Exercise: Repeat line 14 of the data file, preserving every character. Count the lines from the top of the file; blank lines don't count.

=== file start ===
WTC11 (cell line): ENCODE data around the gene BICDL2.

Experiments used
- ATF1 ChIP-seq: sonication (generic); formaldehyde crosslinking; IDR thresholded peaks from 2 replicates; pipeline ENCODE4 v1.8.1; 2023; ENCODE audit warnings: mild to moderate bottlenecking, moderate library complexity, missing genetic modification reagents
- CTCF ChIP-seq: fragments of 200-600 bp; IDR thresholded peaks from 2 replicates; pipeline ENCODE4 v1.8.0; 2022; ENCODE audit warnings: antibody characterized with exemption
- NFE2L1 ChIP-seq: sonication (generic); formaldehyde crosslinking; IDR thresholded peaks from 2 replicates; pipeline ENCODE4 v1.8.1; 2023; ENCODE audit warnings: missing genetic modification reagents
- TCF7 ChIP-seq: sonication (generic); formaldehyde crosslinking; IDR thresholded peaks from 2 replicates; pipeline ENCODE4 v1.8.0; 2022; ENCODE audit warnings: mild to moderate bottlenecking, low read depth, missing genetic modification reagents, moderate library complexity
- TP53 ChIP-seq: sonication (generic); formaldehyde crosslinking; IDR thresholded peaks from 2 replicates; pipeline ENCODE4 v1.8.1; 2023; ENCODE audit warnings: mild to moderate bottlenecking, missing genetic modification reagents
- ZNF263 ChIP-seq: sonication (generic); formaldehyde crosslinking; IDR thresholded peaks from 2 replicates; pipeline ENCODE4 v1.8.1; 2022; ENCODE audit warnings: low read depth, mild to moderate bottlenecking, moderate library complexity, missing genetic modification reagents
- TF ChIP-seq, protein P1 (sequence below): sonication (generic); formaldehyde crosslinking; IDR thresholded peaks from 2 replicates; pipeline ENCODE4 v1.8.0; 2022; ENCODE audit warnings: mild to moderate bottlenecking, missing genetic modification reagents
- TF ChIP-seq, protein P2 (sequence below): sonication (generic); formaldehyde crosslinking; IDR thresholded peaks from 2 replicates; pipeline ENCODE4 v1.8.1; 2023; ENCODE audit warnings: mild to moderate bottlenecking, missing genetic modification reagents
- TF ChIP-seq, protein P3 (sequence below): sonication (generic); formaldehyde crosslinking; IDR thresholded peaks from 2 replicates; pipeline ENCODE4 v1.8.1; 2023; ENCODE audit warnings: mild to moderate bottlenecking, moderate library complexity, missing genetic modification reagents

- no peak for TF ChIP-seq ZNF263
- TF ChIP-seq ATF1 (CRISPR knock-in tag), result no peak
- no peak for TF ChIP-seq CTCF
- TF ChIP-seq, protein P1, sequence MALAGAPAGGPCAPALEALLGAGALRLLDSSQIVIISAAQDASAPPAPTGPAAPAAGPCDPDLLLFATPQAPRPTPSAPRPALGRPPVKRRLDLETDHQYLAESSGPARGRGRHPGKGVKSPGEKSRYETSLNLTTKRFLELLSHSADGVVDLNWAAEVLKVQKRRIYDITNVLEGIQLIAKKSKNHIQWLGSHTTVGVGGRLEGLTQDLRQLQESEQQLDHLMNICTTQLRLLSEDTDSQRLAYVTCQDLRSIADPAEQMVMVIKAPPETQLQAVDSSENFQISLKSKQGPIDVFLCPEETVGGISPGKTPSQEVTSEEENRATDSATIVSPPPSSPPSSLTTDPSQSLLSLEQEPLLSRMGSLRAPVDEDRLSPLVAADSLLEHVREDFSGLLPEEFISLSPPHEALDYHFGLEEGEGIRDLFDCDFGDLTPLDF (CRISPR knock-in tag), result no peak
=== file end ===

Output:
- no peak for TF ChIP-seq CTCF